Mt. Carmel began as a settlement of German speaking immigrants from Ontario with names like Koehmstedt, Schneider, Hell, Kartes and others included, many of whom have descendants in Cavalier County today. A priest from Olga came to offer mass in early pioneer days and is said to have suggested the name Mt. Carmel since the day of the first mass was a Feast of Mt. Carmel on the church calendar. More information is available in the Mt. Carmel Centennial Book. My memory is that Lawrence Kartes did quite a bit of research on the early church at that location. The church and cemetery land were given by Lawrence’s great-grandparents who were among the early burials at that location. In many visits with Lawrence and his family members no mention was ever made of this being a Jewish settlement, so that information was passed on to the anonymous caller. Since Lawrence is no longer living, I also called other long-time Mt. Carmel residents who verified this as similar to the stories they grew up knowing.

The caller then began talking about a Jewish settlement near Devils Lake, and like many readers I did remember a book by Rachel Calof whose family had settled near the Starkweather area. Their family had a difficult time adapting to pioneer North Dakota. Today, there are thought to be no Jewish farmers in that area, but there is an old historic cemetery. Signs pointing to its location can be seen when driving west from Edmore on Highway 17 or east from Highway 20.  The actual location is south of Highway 17.  You can also read Rachel’s book which is in the North Dakota Room at the Cavalier County Library.

Both the Calof group and other groups of Jewish settlers who arrived in the 1880s appear to have been sponsored, at least in part, by the Jewish Agricultural Aid Society headquartered in New York which began sending groups of settlers west following the Civil War. At least two wagon trains are remembered as coming with cavalry troops and spending time at forts along the way. The Aid Society was funded, in part, by a wealthy man who may also have had railroad interests since many of the settlers came by rail and on census records listed their occupation as railroad construction. They did, however, file on homestead land and prove up their claims before continuing west to Spokane, Seattle and Vancouver when rail lines reached those points. Only limited aid was offered later settlers with much of that evaporating with the bank failures and depression years.

A second book I should have recommended to the caller, but could not recall the title while on the phone, would have been one of the books written by Robin Silverman of Grand Forks. Langdon area people got to meet and visit with Robin when she published her first book “The Ten Gifts”, and many local people also purchased a later book “Something Wonderful is About to Happen”, which includes stories of people we knew and remembered. Robin, at that time, was president of the Jewish group in Grand Forks and wife of the owner of Silverman’s Store located in Grand Forks for many years.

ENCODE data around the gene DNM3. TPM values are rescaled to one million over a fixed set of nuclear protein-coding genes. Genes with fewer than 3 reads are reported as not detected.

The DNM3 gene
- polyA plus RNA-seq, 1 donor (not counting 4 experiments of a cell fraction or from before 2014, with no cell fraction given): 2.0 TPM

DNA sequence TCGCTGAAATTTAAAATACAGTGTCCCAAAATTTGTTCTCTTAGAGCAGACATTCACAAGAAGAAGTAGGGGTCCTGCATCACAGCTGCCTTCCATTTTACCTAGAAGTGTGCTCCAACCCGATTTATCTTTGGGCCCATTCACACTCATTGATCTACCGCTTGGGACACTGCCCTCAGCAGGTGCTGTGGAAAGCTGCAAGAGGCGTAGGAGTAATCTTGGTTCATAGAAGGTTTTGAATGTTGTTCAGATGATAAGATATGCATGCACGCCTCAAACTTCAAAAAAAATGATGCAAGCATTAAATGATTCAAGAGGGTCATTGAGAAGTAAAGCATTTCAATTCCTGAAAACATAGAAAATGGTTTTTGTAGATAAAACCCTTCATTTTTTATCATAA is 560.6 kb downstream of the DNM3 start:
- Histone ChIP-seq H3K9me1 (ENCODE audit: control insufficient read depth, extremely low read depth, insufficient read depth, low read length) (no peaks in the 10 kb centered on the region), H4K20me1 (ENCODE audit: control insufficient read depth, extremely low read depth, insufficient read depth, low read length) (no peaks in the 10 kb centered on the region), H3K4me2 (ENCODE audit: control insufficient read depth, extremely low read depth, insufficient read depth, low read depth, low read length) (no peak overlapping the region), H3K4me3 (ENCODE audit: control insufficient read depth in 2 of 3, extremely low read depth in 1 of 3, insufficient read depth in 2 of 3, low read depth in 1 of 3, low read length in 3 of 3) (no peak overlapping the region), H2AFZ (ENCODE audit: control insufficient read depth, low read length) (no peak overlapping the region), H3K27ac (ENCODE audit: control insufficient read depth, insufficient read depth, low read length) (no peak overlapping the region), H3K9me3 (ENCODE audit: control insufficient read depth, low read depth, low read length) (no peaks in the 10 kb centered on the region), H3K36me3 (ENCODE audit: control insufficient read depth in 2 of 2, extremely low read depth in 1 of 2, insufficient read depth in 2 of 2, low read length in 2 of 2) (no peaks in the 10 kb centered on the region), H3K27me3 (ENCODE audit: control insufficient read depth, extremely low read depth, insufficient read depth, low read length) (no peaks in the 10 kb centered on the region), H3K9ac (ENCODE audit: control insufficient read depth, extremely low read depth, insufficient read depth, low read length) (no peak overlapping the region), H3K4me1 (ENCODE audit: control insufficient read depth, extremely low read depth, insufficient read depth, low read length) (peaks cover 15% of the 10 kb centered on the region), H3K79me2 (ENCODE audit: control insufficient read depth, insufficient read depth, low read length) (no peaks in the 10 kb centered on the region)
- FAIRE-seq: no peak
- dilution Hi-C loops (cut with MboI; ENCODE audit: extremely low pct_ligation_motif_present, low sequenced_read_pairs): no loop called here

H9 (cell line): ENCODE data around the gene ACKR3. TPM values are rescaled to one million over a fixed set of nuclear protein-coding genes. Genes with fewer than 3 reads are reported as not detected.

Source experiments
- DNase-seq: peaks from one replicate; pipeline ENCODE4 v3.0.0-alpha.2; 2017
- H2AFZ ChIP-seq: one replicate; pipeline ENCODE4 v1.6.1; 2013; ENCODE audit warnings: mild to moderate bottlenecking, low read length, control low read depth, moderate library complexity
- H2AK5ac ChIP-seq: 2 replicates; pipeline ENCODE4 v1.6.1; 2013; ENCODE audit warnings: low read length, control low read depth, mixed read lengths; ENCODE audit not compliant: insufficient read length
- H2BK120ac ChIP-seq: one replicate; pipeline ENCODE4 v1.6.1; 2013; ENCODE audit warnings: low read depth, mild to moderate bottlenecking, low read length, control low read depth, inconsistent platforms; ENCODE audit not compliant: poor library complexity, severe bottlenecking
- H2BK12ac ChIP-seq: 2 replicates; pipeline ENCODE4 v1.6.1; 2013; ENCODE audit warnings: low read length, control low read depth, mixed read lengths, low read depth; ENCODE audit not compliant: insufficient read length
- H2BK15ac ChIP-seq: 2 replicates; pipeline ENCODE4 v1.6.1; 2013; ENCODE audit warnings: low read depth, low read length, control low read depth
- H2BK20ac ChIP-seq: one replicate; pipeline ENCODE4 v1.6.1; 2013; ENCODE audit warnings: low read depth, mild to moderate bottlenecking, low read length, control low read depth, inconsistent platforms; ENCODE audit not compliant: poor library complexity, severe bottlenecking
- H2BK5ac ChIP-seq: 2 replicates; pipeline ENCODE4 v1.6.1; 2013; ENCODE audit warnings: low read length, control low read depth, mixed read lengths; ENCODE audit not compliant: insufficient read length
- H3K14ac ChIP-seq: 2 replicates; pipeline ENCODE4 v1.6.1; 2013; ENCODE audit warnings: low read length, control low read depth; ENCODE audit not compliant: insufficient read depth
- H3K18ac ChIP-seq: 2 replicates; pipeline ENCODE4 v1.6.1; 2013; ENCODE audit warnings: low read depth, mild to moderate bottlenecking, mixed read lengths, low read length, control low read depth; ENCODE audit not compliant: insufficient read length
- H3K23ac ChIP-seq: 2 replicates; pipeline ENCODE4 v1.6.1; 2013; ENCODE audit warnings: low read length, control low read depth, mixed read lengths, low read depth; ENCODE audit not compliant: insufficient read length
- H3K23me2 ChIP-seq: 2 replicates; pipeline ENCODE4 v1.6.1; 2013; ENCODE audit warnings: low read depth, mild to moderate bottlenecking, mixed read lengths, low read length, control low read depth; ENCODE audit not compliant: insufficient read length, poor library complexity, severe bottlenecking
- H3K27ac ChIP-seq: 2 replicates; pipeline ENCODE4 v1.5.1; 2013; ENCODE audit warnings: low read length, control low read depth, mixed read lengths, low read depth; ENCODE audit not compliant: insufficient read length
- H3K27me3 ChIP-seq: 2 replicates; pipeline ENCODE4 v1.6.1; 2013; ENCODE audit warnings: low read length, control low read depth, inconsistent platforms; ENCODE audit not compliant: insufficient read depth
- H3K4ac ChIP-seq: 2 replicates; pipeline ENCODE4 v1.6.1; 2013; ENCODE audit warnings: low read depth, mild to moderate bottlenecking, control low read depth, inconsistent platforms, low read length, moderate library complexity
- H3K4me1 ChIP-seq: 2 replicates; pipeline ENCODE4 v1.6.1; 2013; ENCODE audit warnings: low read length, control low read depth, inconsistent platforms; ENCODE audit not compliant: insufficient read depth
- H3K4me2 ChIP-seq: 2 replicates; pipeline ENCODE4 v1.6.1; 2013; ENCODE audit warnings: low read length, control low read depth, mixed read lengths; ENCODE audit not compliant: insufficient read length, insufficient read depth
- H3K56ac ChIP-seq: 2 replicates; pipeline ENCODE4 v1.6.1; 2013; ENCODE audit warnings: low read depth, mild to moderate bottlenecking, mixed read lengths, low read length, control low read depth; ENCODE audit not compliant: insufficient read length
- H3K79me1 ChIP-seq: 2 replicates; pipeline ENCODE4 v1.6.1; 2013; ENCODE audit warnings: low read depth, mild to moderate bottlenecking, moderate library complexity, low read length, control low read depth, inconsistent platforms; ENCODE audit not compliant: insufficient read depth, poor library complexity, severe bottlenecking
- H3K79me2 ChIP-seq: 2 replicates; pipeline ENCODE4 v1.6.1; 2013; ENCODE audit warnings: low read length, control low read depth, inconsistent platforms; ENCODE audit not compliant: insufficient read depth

The caller was sure there had been many groups of Jewish settlers who had come to North Dakota, and he may have been correct.  Today there are only four synagogues in our state: Fargo, Grand Forks, Bismarck and Minot. In general, Jewish settlers became businessmen, politicians, bankers and so on rather than generational farmers. Their names are still on some of the companies they founded such as the Herbst and Stern businesses. In the early 1900s many original Jewish settlers left their farms and became peddlers going from farm to farm. Later they went on to study law; some became professors in area colleges and others moved to cities in surrounding states and began businesses there.

The best historical record of Jewish settlements in North Dakota can be found in Father William Sherman’s book “Plains Folk,” published in 1988. He has also written or written with other authors newer books on North Dakota and its ethnic history which may be found in the North Dakota Room. Most of the references on the internet quote from Father Sherman, but his original writing is worth consulting for its illustrations, maps and additional information.

One of the interesting aspects that I noticed is that the references in North Dakota histories rarely mention Jewish settlements except to refer the reader to Germans from Russia or the Ukraine. Many Germans from Russia and other former or present-day Eastern Europe nations did settle in North Dakota but belonged to other religious groups such as Catholics, Mennonites and Ukranian Orthodox churches.  Those are reflections of their years spent in colonies under Russian rule before leaving for America.

There are two or three other known Jewish cemeteries in North Dakota with one near Ashley mentioned in several places although that site had no burials before 1913 and apparently none since 1932. That cemetery served Jewish settlers in the Ashley and Wishek areas. Maybe one day the editor of the Ashley and Wishek newspapers will write a book about life at that settlement. As it happens, that newsman is married to a lady remembered as a beautiful redhead who, years ago, worked at the Cavalier County Republican.